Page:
In 1993 I graduated from medical school. That same year Betaseron (interferon beta-1b) came to market as the first treatment specifically approved for multiple sclerosis (MS). This was a groundbreaker at the time, as there’d been little besides steroids and other potent immunosuppressants to try. Now we had a real drug to offer patients.
The demand for Betaseron was huge, so much so that a lottery system was used to determine which patients would get it first, as there simply wasn’t enough to go around. In the next several years a few more agents jumped into the ring – Avonex (interferon beta-1a), Copaxone (glatiramer acetate), Novantrone (mitoxantrone), and Rebif (interferon beta-1a) – before things went quiet for a while.
In 2006 the first monoclonal antibody for MS – Tysabri (natalizumab) – came out, then almost just as quickly vanished again, not returning until 2009.
Since then we’ve had a gradual explosion of new treatments for MS – like watching kernels become popcorn – first one, then two, then a deluge filling up the basket.
So here we are, approaching the end of 2020, with a remarkable collection of monoclonal antibodies, S1P modulators, fumarates, immunosuppressants, and one symptomatic treatment, many of which weren’t even imagined in 1993. Not to mention the original ABCR (Avonex, Betaseron, Copaxone, Rebif) agents, though they’re riding into the sunset.
A friend and I were talking about this remarkable success story. MS certainly hasn’t been cured, but its treatments have had a dramatic improvement in efficacy over the last quarter century.
He made a point though: that this selection of treatments may be relegating MS from the province of a general neurologist to that of the fellowship-trained MS subspecialist.
Not that that is such a bad thing, as MS is a very challenging disease. But the point is well taken. As treatments become increasingly complicated, and numerous, it becomes harder to know which one is best. Most of us likely choose orals first and monoclonal antibodies second, but the question of “which one?” arises for each category. They each have their own risks, side effects, initiation protocols, and peculiarities. In a disease of heterogeneous presentations and courses, there are no clear data on which agent to start first for what patient type. To a general neurologist, also juggling migraines, strokes, Parkinson’s disease, dementia, and neuropathy (and many other disorders) in the course of a day, it becomes tricky to keep up on such.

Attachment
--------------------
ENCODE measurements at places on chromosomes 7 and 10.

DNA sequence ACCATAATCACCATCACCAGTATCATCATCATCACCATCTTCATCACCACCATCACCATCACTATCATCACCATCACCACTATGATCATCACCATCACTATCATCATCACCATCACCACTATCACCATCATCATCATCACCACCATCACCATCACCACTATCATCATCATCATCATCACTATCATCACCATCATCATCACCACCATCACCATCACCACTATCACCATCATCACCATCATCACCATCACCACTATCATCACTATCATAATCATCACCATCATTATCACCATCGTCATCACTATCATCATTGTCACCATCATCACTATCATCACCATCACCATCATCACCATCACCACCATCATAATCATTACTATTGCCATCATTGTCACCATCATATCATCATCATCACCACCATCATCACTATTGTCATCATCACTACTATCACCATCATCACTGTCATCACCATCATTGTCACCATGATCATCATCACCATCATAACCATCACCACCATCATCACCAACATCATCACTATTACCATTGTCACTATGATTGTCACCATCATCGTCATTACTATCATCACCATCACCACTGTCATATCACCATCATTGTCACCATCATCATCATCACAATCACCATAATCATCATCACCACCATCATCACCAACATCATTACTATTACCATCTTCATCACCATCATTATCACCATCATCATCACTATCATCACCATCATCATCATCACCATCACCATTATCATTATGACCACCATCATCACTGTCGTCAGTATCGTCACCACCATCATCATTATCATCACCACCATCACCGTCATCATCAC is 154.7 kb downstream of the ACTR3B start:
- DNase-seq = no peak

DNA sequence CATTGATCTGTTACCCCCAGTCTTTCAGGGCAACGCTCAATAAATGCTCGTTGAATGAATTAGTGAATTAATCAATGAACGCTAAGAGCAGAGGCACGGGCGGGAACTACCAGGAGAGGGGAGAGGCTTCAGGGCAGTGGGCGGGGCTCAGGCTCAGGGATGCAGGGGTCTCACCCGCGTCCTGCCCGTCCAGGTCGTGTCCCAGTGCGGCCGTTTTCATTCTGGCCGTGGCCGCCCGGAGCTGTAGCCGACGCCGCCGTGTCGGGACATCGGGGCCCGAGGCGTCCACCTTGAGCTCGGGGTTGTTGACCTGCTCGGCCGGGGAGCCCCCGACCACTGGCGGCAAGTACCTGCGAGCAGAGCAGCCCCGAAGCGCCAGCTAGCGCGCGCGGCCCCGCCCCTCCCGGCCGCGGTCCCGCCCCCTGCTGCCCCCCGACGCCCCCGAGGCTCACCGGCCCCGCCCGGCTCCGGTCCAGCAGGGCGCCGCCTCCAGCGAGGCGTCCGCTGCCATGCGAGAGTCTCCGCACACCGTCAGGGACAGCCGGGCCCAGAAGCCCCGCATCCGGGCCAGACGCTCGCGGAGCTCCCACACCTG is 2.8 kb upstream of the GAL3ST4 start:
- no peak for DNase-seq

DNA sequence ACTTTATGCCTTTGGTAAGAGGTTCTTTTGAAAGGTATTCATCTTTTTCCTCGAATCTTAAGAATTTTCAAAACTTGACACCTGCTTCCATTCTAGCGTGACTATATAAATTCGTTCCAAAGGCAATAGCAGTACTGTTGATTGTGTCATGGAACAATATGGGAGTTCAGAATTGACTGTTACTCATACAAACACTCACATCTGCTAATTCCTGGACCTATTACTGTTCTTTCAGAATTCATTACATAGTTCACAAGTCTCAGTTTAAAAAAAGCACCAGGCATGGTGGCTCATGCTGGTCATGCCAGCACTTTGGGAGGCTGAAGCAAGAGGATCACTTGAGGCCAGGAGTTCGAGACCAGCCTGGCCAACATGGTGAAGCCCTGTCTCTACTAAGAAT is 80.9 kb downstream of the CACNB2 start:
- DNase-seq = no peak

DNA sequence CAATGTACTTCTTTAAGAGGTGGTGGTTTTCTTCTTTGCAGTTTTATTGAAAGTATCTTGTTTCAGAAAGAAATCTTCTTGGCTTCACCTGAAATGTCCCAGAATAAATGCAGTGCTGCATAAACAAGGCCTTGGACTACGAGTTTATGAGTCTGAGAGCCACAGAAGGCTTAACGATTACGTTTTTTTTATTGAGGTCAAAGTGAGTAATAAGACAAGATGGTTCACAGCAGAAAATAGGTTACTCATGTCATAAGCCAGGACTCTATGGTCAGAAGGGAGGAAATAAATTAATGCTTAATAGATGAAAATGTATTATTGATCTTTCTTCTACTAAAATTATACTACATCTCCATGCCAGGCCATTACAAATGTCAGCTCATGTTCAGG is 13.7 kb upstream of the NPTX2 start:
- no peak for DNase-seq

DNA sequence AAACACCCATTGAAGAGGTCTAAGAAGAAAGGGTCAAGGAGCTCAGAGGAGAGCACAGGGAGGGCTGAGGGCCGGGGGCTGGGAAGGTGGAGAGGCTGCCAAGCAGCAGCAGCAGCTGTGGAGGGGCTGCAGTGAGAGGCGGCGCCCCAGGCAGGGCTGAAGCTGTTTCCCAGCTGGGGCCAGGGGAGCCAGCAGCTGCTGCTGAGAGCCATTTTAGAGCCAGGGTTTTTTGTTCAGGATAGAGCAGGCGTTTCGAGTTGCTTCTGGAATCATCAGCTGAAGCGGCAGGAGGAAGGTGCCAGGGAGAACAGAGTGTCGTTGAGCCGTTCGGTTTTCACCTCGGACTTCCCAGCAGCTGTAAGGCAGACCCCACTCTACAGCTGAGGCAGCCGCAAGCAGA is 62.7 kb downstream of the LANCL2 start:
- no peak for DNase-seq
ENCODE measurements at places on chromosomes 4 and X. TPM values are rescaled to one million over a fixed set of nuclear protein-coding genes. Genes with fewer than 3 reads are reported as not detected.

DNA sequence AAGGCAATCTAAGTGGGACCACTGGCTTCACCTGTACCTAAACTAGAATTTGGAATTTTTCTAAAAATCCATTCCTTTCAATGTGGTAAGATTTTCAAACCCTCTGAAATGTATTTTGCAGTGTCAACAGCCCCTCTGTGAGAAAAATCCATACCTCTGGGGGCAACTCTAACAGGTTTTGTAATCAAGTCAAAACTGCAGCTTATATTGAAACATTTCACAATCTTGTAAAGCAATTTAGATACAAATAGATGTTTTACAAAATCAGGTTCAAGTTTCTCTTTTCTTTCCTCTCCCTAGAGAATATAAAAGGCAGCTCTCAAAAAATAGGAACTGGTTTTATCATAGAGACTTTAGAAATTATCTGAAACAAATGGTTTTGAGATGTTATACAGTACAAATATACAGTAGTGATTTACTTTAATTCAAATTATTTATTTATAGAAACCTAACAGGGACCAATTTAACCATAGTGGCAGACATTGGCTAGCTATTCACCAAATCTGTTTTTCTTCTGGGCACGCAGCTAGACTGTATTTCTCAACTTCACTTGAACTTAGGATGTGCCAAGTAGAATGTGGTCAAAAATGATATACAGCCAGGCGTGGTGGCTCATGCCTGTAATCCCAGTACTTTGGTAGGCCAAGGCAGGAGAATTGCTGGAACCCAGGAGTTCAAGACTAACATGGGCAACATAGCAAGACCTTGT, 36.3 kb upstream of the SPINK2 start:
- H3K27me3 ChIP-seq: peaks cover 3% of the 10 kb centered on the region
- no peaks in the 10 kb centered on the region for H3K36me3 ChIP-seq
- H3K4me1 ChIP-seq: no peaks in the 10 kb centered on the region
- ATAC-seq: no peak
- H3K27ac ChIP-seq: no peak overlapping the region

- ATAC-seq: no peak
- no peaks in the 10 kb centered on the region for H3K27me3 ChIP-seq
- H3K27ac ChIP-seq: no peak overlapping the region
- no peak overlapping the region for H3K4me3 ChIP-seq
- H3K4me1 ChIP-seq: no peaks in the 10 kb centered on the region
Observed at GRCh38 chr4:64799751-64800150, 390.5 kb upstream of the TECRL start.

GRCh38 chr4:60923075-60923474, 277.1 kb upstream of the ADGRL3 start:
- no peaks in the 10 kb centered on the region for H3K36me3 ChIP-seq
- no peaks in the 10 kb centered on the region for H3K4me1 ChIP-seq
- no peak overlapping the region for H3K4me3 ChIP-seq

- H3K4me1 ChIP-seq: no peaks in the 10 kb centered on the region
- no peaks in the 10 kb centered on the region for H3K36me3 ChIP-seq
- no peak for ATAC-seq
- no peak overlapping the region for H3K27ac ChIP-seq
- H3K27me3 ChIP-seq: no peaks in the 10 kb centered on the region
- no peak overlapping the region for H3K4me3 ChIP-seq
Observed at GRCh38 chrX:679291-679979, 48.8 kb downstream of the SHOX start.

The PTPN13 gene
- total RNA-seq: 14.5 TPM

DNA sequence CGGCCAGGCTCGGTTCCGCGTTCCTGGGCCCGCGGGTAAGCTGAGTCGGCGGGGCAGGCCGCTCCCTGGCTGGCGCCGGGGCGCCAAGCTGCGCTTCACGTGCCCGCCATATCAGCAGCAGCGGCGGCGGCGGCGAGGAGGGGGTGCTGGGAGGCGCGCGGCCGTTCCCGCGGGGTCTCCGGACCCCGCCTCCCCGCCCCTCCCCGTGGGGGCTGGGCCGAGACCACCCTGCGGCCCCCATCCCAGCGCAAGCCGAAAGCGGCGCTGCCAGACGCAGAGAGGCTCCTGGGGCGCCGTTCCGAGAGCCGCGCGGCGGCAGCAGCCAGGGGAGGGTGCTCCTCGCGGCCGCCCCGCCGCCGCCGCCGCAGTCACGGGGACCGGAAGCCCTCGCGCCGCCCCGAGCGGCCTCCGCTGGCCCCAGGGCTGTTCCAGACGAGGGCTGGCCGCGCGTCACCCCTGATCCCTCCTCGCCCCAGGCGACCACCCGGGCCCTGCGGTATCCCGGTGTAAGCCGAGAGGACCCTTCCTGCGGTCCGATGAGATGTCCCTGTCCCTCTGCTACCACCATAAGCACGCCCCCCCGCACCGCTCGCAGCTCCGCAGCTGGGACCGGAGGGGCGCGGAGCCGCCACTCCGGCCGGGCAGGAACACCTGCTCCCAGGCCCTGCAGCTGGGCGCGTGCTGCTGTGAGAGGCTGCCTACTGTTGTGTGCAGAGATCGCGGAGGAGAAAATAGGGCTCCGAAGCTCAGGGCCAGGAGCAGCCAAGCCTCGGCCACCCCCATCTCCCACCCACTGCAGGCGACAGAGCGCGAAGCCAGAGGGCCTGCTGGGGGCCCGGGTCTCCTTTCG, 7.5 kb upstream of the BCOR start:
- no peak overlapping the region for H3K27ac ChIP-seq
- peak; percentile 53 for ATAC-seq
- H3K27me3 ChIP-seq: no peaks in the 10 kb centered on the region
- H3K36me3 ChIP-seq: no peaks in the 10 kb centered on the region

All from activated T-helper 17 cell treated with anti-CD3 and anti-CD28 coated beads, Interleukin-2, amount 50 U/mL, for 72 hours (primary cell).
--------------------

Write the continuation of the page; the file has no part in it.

At some point do general neurologists become a victim of this success? Maybe, but probably not. Just as there are more general practitioners than neurologists, there are more general neurologists than MS subspecialists. Their knowledge and training should be reserved for those patients not responding to our first- (and second-) line treatments, presentations that are atypical, and more complex issues outside the scope of those of us practicing whatever-comes-to-the-door neurology.
It would, however, be nice to have a good consensus on how to best use this array of treatments. Solid guidelines, breaking disease subtypes and treatments down by patient types, drugs, and mechanisms of action, would help those of us on the neurology frontlines to better care for those who need us.
Dr. Block has a solo neurology practice in Scottsdale, Ariz.